What did this man DO to EARN Jesus’ attention and healing that day? This man didn’t have extra strong faith. This man didn’t “pray hard enough.” He didn’t do extra community service or was an “extra good person.” He was in need. He was on the outside. And Jesus found him.

This is what Jesus is in the habit of doing – finding people on the outside of the rules that we are so good at creating for ourselves. Those of us who are able to see rely – perhaps too much – on the visual. We are really good at making judgments about what’s on the outside – skin color, biological gender, difference in dress because of religion, cultural values or economic status, weight, height, athletic ability, physical differences or visible disabilities.

We are really, really good at finding ways to separate ourselves from other people, making divisions between one another, whether physical or emotional walls, fences, or barriers. And once we are divided, we can judge and weight the importance and worth of US verse THEM. THEY do things because they are lazy, less smart, or loved less by God because of what we perceive as their deficiencies.

I recently saw a picture on Facebook that shows a group of people with pencils drawing lines between each other, and Jesus following right behind with his eraser, erasing all the lines. Because that’s what Jesus is actually all about. Erasing the lines we have drawn between one another. When we make lines and rules to keep people out, Jesus is always with the people on the outside. Which makes the people who are the ones drawing the lines very angry.

Case in point – just in case you were thinking that surely Good Protestants like us were beyond such things. This last week at Princeton Seminary, affiliated with a branch of the Presbyterian church, it was announced that a well-known preacher named Tim Keller was to receive a prestigious award. There was one problem though. Princeton Seminary represents a branch of Protestantism that affirms the ordination of women and also those who are part of the gay, lesbian, bisexual and transgender community, as does our own denomination, the ELCA. The Reverend Tim Keller does not. When a public outcry came from both current students and alumni, the seminary decided to rescind the award but still allow Keller to speak. The most surprising thing, though, was the counter-outcry that came from some male heterosexual pastors, who minimized the legitimate calling of women and whose who identify as part of the LGBT community. Their pencils were sharp and full of lead, ready to redo the lines that Gospel has erased, blind to the inclusive power of the message of Jesus.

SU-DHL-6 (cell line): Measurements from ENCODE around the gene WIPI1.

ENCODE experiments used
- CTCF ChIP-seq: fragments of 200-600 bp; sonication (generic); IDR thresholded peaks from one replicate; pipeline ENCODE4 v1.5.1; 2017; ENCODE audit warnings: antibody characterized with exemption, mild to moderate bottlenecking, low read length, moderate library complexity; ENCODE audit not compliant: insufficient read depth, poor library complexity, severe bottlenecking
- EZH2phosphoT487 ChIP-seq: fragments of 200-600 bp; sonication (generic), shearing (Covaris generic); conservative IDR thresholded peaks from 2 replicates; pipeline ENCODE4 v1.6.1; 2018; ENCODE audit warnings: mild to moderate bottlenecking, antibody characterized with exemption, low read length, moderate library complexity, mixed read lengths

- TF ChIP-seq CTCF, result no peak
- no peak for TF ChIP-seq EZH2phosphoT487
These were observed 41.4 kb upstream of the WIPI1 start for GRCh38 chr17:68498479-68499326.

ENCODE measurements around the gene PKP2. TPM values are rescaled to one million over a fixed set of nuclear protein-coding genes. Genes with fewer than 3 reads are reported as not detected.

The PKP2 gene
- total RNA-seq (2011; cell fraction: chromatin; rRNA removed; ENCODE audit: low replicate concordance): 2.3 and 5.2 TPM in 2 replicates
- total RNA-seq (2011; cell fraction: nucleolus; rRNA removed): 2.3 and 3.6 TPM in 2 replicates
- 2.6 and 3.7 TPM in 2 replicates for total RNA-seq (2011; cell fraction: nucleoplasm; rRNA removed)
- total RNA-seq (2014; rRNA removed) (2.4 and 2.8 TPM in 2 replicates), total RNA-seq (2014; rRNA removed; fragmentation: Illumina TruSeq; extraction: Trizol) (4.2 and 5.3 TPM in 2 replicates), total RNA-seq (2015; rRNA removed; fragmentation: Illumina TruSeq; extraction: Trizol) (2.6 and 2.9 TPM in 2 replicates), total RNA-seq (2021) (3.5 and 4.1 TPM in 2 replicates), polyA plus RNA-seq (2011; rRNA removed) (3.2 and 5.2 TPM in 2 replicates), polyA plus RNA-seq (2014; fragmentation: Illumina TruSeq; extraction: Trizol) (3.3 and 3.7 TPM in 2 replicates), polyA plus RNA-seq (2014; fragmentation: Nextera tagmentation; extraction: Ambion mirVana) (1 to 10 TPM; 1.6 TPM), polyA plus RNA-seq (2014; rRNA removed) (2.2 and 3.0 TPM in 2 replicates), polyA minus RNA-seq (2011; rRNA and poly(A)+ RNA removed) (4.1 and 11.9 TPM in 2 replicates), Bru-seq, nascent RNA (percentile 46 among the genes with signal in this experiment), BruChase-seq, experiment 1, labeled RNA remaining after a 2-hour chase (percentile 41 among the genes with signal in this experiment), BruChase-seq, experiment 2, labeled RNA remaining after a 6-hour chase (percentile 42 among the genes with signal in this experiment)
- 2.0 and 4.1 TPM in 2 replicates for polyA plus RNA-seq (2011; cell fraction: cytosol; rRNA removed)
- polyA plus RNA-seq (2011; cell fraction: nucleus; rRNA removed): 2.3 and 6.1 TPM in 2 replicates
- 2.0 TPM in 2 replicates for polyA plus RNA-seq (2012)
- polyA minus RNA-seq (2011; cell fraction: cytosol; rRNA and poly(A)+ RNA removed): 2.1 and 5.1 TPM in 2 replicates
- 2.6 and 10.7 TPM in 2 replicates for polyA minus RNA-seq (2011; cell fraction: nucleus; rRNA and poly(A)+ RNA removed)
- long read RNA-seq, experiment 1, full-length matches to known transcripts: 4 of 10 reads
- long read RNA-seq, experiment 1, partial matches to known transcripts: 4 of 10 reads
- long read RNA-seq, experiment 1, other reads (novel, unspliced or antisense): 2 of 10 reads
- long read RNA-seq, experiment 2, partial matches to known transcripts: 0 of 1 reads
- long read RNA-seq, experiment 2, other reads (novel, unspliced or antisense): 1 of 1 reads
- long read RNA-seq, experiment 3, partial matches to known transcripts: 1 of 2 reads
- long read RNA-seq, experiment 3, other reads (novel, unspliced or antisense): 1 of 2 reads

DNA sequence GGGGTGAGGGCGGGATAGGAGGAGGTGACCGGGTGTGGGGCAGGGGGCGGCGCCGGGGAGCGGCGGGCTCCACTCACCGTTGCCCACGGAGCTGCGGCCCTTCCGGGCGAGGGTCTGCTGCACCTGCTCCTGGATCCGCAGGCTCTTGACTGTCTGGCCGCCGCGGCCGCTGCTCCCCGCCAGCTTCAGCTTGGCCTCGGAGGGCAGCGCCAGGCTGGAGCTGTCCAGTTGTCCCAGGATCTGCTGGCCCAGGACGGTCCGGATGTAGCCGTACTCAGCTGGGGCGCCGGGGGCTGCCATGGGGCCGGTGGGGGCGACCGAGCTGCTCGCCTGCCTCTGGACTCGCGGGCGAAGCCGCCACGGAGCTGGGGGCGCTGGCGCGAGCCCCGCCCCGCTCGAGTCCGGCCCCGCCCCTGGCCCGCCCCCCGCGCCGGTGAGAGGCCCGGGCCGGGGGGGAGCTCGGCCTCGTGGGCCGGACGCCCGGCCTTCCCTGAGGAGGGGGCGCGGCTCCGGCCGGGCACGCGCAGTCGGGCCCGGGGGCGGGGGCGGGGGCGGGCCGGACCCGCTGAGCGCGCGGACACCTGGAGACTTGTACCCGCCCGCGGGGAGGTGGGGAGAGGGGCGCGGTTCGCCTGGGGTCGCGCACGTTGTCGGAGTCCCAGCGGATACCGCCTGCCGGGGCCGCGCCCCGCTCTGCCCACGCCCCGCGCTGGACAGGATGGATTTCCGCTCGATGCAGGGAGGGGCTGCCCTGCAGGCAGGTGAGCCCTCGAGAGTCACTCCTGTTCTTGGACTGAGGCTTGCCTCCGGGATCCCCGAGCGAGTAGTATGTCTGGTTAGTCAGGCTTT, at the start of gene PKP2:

The man born blind in today’s story had not sinned, but the sin of the Pharisees and those in power trying to stop Jesus made them blind. And what was that sin? It was the certainty of the Pharisees that God was on THEIR side – the side of rules, walls, and dividing lines.
In their minds, Jesus was doing this Messiah business ALL WRONG. He healed the wrong person – a blind beggar. Jesus healed on the wrong day – on the sabbath, the day that no “work” was to be done. Jesus hung out with all the wrong people – women at wells, fishermen and tax collectors, revolutionaries, and outsiders. Jesus was doing this “God thing all wrong.” And so, Jesus must be stopped. The people in power got angry too. Angry enough to take matters into their own hands. This made them blind to all the amazing things that God was doing in their midst.

“How has seeing made US blind?” as Barbara Brown Taylor asks. How have WE too missed out on what is God is doing in OUR midst? How have we missed seeing Jesus at work because he uses people we don’t expect?

In fact, could God be doing amazing things in our midst RIGHT NOW, just as we are?
We may look around at ourselves and think what we see not enough for God to use. We may feel like we are on the outside, looking in, compared to others. We may look around and feel like we are incomplete as we are and not fit to be useful for God’s kingdom. Right now – TODAY -  Jesus sticks mud in our eyes and washes us in the pool called Sent, revealing to us that we are worthy to be claimed as part of God’s family and worthy of doing God’s work. NOT when we are more of this and less of that. But right now. So, we go out following Jesus’ lead – erasing the lines, breaking the walls, ripping up the fences that come between us and those the world says are not worth our notice.

Like Jesus, you are the light of the world. But you are also the erasers of the world, too. Amen.